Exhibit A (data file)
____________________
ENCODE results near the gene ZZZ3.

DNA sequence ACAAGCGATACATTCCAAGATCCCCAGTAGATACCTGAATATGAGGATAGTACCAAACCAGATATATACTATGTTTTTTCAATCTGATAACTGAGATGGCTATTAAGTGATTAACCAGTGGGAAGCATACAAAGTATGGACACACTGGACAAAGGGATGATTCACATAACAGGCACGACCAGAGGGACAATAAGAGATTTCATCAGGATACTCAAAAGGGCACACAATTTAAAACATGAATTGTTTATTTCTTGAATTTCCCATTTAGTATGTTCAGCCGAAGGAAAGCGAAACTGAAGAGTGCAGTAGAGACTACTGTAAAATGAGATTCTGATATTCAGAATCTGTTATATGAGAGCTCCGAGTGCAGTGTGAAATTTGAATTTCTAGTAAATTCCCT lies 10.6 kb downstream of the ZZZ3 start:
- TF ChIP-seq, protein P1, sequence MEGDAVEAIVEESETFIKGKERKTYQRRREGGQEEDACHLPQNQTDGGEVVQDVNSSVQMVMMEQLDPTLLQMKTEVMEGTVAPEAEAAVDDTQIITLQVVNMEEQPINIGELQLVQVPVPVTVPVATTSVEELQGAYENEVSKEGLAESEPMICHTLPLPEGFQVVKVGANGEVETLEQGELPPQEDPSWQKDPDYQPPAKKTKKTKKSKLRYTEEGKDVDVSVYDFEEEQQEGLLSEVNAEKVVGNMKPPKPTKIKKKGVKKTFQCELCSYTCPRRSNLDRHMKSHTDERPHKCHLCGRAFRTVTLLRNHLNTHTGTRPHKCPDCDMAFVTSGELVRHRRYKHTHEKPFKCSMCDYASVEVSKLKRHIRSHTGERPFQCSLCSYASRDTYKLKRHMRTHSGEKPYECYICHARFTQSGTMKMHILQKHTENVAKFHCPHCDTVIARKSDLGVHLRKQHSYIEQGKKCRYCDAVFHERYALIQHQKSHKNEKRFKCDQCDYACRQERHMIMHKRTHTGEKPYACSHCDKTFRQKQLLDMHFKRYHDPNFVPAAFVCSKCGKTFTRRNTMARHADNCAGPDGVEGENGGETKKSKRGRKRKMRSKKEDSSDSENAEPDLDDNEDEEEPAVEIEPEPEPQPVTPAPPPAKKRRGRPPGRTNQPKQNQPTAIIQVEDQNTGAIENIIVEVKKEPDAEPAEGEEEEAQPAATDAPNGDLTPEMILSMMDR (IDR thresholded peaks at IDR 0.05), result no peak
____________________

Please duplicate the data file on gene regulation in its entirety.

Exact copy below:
ENCODE results near the gene ZZZ3.

DNA sequence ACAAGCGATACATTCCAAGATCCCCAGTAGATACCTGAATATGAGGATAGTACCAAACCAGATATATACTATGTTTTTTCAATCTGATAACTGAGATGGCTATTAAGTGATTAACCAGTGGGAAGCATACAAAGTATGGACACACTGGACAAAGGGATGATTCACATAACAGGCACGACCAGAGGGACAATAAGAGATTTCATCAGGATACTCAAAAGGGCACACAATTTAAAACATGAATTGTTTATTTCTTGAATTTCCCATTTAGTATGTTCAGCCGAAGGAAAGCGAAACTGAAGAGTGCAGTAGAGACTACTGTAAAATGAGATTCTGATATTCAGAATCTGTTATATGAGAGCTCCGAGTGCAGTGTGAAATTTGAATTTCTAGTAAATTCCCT lies 10.6 kb downstream of the ZZZ3 start:
- TF ChIP-seq, protein P1, sequence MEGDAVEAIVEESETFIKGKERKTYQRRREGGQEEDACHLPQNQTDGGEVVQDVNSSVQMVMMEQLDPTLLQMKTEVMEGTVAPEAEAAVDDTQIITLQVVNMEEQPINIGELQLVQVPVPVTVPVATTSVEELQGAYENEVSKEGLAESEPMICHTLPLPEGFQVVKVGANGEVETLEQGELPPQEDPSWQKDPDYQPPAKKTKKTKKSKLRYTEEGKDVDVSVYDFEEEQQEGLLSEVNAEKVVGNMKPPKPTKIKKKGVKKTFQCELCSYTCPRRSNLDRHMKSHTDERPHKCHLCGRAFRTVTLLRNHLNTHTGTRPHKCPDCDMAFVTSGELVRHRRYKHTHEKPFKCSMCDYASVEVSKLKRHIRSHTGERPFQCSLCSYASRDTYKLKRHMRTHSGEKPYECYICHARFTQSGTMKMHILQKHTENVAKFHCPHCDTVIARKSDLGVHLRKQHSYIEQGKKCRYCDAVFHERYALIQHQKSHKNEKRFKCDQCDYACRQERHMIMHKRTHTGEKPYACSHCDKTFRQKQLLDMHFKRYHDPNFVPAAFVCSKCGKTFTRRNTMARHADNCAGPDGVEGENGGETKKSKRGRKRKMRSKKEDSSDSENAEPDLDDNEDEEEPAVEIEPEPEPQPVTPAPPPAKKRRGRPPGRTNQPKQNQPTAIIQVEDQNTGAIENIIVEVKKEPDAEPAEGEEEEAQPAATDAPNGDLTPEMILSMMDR (IDR thresholded peaks at IDR 0.05), result no peak